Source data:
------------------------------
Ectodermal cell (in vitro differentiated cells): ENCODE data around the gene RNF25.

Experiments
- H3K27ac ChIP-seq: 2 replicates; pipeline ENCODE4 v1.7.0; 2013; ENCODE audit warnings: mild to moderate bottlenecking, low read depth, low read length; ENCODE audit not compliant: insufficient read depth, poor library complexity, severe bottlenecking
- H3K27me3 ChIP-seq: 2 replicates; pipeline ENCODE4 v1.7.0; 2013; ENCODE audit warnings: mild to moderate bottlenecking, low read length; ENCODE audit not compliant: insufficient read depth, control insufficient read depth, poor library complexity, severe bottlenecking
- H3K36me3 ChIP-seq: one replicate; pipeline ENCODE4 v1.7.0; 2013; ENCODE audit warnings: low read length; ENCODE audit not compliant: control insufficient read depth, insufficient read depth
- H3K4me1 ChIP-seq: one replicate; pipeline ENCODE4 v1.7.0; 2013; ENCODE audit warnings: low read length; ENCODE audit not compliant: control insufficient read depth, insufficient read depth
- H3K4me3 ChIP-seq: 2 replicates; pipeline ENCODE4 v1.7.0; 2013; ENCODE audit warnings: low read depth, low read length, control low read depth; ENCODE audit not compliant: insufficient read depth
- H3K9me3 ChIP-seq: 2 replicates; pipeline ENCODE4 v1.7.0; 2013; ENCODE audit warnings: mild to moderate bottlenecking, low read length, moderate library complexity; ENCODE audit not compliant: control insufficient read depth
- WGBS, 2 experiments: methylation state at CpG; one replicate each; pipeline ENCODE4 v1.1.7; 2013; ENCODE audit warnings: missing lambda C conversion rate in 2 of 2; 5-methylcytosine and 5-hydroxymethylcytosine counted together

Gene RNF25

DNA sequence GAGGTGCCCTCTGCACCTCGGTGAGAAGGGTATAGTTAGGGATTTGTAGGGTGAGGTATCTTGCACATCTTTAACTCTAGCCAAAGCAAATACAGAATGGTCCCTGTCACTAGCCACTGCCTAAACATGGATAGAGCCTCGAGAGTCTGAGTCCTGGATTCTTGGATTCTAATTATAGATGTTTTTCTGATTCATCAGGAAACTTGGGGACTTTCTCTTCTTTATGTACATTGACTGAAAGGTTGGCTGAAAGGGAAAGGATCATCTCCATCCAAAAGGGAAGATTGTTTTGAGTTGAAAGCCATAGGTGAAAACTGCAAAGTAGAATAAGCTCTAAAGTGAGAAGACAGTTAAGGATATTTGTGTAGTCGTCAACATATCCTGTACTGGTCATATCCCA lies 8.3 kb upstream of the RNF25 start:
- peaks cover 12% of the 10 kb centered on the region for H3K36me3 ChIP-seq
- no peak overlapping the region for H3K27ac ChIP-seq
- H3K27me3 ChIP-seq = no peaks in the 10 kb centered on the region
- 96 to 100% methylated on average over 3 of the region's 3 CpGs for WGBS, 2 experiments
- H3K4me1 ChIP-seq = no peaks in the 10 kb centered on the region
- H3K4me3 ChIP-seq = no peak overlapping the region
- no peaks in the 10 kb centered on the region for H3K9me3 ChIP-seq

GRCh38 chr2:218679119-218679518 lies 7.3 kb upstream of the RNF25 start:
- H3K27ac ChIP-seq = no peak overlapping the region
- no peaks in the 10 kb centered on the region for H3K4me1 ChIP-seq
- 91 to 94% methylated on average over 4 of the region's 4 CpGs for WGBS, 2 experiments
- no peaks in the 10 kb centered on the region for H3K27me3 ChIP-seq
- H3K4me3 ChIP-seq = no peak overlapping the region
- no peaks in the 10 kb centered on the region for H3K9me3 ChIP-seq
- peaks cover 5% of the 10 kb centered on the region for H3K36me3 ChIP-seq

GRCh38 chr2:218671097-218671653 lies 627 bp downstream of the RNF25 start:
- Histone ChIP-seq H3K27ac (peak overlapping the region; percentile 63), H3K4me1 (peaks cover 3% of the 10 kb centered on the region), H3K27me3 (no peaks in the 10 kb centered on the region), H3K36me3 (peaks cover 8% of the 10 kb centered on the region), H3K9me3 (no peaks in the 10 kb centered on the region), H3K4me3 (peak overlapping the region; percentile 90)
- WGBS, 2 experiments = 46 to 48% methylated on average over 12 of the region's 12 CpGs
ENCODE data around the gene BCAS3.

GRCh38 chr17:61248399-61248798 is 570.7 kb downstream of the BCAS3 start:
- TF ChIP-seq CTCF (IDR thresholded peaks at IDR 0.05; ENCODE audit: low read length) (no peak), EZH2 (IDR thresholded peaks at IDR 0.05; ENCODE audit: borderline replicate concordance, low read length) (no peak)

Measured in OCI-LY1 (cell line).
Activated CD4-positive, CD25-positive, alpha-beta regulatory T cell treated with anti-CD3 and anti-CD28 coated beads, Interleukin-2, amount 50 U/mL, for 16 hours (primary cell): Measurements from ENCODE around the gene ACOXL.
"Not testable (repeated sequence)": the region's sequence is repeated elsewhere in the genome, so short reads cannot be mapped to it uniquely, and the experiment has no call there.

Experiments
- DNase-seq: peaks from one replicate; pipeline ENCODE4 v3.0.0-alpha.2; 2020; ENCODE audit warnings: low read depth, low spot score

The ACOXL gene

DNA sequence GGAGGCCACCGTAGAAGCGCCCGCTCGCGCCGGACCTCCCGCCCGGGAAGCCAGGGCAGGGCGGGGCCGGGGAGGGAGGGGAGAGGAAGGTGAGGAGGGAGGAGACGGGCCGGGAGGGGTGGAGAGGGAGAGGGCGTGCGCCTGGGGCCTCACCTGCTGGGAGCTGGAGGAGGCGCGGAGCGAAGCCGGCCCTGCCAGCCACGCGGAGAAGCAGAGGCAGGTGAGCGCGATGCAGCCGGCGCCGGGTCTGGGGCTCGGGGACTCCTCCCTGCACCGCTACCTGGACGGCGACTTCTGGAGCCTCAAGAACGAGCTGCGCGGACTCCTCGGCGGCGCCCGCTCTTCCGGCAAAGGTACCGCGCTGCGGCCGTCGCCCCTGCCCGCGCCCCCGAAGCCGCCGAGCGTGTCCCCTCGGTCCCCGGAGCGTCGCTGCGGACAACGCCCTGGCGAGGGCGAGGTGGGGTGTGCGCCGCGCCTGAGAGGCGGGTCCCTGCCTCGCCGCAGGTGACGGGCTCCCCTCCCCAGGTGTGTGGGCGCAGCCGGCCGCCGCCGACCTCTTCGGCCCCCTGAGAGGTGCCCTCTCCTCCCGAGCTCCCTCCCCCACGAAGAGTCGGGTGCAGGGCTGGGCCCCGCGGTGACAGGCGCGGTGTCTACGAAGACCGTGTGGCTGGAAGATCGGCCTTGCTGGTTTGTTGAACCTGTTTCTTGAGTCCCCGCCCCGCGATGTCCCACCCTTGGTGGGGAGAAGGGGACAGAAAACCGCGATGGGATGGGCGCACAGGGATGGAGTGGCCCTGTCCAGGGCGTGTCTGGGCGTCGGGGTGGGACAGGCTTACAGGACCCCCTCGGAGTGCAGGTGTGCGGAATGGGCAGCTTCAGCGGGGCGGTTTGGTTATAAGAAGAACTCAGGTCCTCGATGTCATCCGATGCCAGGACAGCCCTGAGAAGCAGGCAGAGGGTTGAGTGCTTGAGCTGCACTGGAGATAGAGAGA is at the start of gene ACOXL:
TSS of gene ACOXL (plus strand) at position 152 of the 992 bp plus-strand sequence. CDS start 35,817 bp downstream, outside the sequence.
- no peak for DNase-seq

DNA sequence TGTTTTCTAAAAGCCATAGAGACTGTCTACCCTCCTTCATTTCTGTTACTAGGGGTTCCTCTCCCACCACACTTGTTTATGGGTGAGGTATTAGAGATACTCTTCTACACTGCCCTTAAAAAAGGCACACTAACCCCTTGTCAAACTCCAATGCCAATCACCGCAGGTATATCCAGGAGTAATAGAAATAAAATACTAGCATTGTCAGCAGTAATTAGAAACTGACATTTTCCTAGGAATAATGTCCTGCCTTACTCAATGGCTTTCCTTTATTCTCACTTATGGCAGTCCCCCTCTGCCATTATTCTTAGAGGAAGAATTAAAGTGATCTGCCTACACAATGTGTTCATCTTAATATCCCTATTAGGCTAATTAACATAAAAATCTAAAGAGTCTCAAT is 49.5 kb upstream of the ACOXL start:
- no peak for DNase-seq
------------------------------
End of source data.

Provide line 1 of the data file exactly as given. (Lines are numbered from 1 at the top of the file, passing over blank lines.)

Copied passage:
Ectodermal cell (in vitro differentiated cells): ENCODE data around the gene RNF25.